Part of the problem is that participation in EBSI is restricted to companies who obtain accreditation from their national governments. During Demo Day, several panelists urged the European Commission to open up EBSI to independent developers. Sebastiano Toffaletti, secretary-general of the European Digital SME Alliance, referred to Facebook as an example of such a platform: "If Facebook could do it, why can't EBSI do this? Let independent innovators work on top of the EBSI-structure."
This remark visibly embarrassed Maxine Lem, the discussion moderator from the EC, After all, the market dominance of Facebook and other big tech companies is the EC's main motivation to try to build EBSI and a European digital identity.
In 2017, the Dutch government tried to set up a national blockchain infrastructure similar to EBSI called the Dutch Blockchain Coalition; so far, it has not produced any widely adopted use-cases.
Bart Jacobs, a professor of Security, Privacy, and Identity at the Netherlands' Radboud University Nijmegen, minces no words about that initiative: "It has basically collapsed, because blockchain doesn't add any value. It's hot air." Jacobs has no doubts that if any personal data were put on a blockchain, it would violate the EU's own General Data Protection Regulation (GDPR). Said Jacobs, "It took the Blockchain Coalition years to understand this."
Considering the privacy problems of blockchain, a system which by construction cannot undo additions to the chain so personal data can never be deleted or 'forgotten', the role of blockchain in the EBSI infrastructure remained fuzzy.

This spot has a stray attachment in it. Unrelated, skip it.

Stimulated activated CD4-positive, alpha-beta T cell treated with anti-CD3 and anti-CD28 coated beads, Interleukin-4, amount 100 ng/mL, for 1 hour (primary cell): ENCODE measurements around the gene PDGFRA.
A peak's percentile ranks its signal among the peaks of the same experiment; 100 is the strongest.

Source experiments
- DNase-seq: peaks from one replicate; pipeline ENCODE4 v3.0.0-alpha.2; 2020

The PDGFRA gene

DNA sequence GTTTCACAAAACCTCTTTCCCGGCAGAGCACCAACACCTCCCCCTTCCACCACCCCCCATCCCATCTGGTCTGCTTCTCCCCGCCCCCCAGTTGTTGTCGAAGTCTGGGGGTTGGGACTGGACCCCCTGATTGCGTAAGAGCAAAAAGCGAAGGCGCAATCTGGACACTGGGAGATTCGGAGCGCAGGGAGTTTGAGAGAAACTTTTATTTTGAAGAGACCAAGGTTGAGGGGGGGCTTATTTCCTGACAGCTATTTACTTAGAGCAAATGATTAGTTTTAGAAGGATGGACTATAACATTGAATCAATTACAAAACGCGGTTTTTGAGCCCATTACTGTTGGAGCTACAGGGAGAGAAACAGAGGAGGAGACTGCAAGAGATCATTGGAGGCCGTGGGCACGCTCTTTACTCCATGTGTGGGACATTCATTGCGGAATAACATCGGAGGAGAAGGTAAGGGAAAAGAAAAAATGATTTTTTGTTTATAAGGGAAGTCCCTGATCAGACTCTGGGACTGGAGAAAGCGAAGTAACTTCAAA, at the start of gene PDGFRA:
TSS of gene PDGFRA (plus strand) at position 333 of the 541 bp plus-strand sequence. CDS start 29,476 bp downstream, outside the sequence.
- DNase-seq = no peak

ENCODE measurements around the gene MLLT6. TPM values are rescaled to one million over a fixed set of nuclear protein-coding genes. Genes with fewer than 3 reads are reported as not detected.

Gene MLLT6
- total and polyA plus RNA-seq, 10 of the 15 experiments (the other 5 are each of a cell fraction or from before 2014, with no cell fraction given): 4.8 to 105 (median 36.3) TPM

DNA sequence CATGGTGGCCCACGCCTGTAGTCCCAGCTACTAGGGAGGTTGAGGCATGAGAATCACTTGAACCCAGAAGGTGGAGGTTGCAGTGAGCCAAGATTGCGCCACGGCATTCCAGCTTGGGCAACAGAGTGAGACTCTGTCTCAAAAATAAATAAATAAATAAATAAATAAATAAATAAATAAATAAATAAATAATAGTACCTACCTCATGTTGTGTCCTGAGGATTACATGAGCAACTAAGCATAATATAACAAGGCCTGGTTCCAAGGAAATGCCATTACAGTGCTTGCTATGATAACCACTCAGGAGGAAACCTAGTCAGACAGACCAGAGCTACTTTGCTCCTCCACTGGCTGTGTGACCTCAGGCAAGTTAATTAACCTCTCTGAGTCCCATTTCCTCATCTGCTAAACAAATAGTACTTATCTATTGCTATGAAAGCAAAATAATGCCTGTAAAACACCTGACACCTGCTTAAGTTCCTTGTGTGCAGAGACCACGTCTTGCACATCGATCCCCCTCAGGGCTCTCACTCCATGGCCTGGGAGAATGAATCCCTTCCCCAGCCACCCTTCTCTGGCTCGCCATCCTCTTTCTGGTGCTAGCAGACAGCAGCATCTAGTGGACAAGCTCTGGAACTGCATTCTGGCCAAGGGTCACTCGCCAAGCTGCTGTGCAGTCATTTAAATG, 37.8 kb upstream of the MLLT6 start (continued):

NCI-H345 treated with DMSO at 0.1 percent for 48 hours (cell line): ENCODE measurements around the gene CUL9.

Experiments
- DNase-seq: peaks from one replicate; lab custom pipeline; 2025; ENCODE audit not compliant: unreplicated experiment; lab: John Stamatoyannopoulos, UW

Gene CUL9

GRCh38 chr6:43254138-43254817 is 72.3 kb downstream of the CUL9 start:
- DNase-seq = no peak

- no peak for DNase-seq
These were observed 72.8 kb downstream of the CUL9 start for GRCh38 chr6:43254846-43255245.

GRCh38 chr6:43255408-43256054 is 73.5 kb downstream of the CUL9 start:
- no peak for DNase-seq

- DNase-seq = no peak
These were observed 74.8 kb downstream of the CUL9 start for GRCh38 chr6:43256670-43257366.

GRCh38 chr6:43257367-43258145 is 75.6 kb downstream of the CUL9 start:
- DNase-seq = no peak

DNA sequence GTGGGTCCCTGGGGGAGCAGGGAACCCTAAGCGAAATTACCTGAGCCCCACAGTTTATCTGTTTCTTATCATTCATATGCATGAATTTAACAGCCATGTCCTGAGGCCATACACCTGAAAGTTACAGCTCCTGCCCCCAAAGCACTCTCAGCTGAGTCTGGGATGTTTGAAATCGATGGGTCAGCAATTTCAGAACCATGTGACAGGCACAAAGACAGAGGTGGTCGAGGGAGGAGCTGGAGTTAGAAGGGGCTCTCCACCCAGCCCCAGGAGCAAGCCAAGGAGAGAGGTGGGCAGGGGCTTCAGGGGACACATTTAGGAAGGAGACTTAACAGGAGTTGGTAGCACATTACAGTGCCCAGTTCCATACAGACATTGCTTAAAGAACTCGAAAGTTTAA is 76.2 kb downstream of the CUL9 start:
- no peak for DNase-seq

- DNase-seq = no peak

Marc Stevens, cryptologist at the Centrum Wiskunde & Informatica (CWI) research center in Amsterdam, can sees some merit in the blockchain. "The advantage of blockchain is that it lowers the threshold for cooperation considerably." That could be a positive factor in a European Union with 27 member-states, each with its own brand of red tape.
Nevertheless, Stevens thinks more effort should be put into analysis of the security and privacy risks.
Because data saved on the blockchain stays there forever, the possibility of quantum computing should be considered even now. Current blockchains use encryption systems that could be broken easily by a quantum computer, and if that becomes a reality in the near future, the data security of all these blockchains can be considered broken retroactively.
Said Stevens, "I have not studied the EBSI blockchain in particular, and I'm sure they try very hard to make it safe, but we have seen many accidents with blockchains already. Large-scale theft of bitcoins is a well-known example, but also 'smart contracts' have been drained by hackers."
Because so many people have access to a blockchain and there is no central oversight, Stevens characterizes its pervasive vulnerability as "Small mistakes, huge problems."
Arnout Jaspers is a freelance science writer based in Leiden, the Netherlands.